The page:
|About the Book|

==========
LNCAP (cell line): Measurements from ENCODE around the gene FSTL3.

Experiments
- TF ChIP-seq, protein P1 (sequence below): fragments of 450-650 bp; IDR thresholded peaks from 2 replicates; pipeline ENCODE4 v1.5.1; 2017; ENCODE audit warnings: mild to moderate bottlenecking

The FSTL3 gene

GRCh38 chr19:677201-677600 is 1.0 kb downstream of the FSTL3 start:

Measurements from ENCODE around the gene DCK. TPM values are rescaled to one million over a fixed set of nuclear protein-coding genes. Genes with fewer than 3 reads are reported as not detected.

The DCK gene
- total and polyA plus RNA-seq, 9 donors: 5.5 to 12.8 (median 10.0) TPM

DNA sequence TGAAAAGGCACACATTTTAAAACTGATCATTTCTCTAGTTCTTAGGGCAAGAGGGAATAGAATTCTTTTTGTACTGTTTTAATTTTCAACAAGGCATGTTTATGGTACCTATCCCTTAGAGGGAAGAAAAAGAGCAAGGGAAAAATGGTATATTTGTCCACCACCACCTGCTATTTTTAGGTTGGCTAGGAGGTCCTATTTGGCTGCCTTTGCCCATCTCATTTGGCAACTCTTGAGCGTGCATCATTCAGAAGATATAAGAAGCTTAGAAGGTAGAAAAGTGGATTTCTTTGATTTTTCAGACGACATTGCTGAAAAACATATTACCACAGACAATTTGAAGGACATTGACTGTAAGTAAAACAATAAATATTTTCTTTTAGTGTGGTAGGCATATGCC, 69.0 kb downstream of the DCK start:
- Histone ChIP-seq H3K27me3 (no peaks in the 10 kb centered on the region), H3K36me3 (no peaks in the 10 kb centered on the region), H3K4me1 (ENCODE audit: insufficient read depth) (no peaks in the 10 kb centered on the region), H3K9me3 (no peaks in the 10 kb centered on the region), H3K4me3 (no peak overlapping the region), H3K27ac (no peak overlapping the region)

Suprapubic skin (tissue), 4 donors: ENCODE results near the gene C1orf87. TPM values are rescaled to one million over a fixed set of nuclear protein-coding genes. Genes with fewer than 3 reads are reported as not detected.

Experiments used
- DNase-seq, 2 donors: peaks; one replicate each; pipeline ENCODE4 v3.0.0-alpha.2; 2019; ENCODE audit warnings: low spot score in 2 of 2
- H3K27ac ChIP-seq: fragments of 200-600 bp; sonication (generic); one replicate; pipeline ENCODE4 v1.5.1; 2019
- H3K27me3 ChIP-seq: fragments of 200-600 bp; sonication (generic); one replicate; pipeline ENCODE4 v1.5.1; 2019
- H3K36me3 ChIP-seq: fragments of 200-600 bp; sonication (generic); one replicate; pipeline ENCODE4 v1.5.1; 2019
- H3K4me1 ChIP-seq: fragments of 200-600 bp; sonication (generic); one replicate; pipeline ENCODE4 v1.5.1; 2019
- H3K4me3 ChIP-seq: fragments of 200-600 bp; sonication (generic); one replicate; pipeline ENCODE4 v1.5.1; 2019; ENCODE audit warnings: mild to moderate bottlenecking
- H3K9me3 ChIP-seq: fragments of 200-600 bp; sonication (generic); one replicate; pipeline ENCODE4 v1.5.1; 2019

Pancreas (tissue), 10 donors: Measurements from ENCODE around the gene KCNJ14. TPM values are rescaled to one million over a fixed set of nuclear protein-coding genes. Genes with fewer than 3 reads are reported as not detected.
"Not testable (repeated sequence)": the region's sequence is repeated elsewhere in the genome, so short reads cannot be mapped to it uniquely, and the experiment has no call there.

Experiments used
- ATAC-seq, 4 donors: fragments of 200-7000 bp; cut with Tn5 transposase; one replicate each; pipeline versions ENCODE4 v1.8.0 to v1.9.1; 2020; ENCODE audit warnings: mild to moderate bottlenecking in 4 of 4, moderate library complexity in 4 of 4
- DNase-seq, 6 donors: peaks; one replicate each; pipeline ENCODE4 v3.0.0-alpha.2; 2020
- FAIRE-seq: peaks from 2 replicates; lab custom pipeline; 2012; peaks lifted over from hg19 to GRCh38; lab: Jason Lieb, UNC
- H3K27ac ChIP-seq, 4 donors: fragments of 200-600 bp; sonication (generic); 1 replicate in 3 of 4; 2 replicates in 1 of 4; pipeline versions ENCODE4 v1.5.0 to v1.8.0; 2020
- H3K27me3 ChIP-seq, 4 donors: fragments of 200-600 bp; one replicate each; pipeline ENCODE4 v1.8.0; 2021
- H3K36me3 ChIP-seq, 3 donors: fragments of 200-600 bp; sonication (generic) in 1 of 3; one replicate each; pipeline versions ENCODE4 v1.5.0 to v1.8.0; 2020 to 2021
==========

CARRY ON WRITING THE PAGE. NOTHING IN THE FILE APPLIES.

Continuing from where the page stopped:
The unique role of the Seamen’s Hospital Society (SHS) in the foundation of the formal discipline of tropical (colonial) medicine at its Albert Dock Hospital (ADH) in 1899 is not widely appreciated.The SHS was founded in 1821 by a group ofMoreThe unique role of the Seamen’s Hospital Society (SHS) in the foundation of the formal discipline of tropical (colonial) medicine at its Albert Dock Hospital (ADH) in 1899 is not widely appreciated.The SHS was founded in 1821 by a group of philanthropists, primarily for the welfare – both physical and spiritual – of the merchant sailor. This Society had the distinction of producing one of the first hospitals to provide medical care without requirement of a governor’s letter of introduction. It was also one of the first hospitals to provide ‘open-air’ treatment for cases of consumption (pulmonary tuberculosis), which was rife in the merchant navy.For a little more than a decade, starting in 1929, the SHS published an ‘in-house’ journal – the SHS Quarterly Magazine. This book documents many of the articles with a relevance to tropical medicine, a discipline which rapidly spread from the ADH to numerous countries through the globe.About the author: Professor Gordon Cook, DSc, MD, FRCP is Honorary Life-Governor and Archivist of the Seamen’s Hospital Society.He also has accumulated vast expertise in both ‘medicine in the Tropics’, having worked in Nigeria, Uganda, Zambia, Saudi Arabia, and Papua New Guinea (he has occupied Chairs of Medicine in the latter three countries), and also in the formal discipline of tropical medicine at London’s Hospital for Tropical Diseases.In recent years he has written extensively on various aspects of the history of disease, much with an infective origin, in relation to the ‘torrid zone’.